There are many reasons this word needs defined, and for now, I don't think I need to explain them. Once you understand this definition, I think you will see it too.
Here is what faith is not: faith is not wanting to believe something that we actually don't. And yes, faith IS opposed to doubt. Here's why:
The actual definition of faith by the secular dictionary that a simple internet search produces is this:
Faith is complete trust or confidence in someone or something.
Dallas Willard further defines it by saying that faith is relying on something as if it were so. It means you are prepared to act without thinking as if it were so.
You actually have faith in many things throughout your everyday life.
You have faith that, when proceeding through a green light, that the cars from the other direction are going to stop at their red light. You behave as if it were so.
You have faith that your car is going to start in the morning when you turn the key in the ignition. You behave as if it were so. Etc.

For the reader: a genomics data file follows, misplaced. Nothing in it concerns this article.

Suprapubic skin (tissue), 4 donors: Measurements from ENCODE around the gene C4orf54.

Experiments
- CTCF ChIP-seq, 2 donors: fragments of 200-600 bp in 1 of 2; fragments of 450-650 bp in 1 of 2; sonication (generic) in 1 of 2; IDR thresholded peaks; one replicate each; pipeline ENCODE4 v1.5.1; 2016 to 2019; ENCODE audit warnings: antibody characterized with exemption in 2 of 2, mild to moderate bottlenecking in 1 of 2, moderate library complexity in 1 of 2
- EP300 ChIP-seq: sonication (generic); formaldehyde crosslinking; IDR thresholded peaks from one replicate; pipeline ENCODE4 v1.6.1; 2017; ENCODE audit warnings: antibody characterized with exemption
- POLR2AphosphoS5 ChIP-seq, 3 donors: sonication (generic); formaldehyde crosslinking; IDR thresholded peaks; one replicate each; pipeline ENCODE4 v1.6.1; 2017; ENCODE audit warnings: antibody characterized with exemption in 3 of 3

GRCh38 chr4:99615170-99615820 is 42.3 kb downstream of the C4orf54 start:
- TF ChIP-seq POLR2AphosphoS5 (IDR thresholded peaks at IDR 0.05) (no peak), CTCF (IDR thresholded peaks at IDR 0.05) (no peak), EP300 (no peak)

Faith is not the same thing as knowledge, but the two go together. As Willard writes in Knowing Christ Today...
But it is possible, and a very good thing, to have knowledge of the same things we have faith in. Knowledge strengthens faith, sometimes by allowing us to grasp an item of faith in such a way that it also becomes an item of knowledge. Knowledge also can and often has laid a foundation for faith. We do often believe things because we have come to know them, and that is an ideal condition of belief. On the other hand, faith commonly acts as a framework and guide for the development and use of knowledge. Neither is complete without the other.
For now, the bottom line is this: when you think or speak of your faith...are you prepared to act without thinking as if it were so? Then, that's faith!